Keman is a very old Persian word. It was used for the violin in Istanbul for the first time. The stem of word Keman in Per-sian is: Hemiden which means bowing or bending. In all western languages the meaning of the word Bow is the same as in Turkish: Yay. Bow means ok in Turkish. There is an instrument called Iklig in Anatolia.. The bow of Iklig was also called keman and the performer ke-manci in Anatolian Turkish. Today, keman refers to the European violin. But two centuries ago keman was not the same instrument which we know as an European violin. The old keman is called the Rebab today.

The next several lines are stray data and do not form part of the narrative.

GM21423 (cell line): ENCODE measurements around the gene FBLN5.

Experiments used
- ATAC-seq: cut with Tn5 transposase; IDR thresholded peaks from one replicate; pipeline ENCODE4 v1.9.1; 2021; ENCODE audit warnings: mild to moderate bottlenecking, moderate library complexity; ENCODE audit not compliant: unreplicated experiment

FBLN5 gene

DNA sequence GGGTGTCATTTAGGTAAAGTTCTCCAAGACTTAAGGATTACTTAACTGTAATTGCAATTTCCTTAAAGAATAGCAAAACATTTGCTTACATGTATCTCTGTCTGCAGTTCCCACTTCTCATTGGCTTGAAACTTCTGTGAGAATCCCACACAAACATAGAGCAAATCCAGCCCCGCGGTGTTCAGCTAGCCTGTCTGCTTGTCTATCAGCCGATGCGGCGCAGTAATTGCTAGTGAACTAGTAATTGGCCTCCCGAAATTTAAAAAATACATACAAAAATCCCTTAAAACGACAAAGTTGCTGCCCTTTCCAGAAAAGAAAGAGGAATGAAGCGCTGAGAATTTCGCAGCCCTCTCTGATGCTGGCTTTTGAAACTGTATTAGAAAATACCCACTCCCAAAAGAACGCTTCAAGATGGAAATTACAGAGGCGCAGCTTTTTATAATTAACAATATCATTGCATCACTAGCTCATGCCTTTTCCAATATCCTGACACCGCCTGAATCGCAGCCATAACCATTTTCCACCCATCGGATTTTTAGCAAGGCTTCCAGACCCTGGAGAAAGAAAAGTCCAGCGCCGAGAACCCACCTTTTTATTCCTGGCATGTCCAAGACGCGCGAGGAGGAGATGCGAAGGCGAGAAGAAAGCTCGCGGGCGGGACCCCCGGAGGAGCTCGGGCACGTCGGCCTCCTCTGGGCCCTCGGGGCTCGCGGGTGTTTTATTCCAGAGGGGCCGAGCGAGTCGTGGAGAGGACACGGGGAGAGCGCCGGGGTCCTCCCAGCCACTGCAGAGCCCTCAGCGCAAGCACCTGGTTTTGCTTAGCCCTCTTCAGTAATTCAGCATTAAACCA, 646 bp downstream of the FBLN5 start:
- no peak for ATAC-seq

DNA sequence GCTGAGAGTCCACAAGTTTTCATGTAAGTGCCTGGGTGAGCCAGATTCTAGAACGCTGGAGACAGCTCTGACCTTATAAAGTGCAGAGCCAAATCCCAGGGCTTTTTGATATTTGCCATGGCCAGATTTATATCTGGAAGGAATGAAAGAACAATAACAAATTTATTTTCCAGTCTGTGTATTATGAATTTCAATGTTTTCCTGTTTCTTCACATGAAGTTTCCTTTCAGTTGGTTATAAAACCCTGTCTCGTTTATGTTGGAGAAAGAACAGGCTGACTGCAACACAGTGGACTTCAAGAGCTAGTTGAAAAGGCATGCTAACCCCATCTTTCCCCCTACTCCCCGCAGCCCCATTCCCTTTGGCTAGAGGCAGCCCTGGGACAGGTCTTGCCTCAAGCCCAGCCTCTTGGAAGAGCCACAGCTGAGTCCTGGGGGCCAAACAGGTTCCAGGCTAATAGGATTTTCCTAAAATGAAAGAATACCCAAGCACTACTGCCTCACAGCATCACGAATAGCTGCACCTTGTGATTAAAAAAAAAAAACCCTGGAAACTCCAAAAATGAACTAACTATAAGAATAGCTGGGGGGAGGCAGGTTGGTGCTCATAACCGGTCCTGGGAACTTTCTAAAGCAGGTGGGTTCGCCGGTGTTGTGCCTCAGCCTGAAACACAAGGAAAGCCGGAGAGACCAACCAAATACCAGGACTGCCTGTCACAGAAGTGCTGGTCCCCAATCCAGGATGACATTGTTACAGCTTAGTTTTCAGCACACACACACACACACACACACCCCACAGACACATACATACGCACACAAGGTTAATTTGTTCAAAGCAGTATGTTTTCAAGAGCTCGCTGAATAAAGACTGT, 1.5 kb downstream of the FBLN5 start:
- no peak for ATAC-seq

Before the violin was brought in to Turkey, the Sinekeman occupied the place of the violin. Rauf Yekta Bey suggests that Sinekeman together with the Ney and the Tambur estab-lished an excellent trio in the peak time of the Turkish Music at the time of the Sultan Selim III. Rauf Yekta suggests some claims such as Sinekeman being brought in to Turkey by Miron, a Moldavian violinist during the time of Sultan Selim III (1789-1807). But Sinekeman was played long be-fore 1789. Toderini who lived in Istanbul between 1781 till 1786 suggests that Sinekeman was already common among the Turks. Although Sinekeman is not a Turkish instrument, Rauf Yekta suggests that we do not know the exact date of the first time it was used. There was already a tradition of violin playing among the non-muslim musicians such as Ke-mani Yorgi Aga, Kemani Anastasios and Kemani Stefano.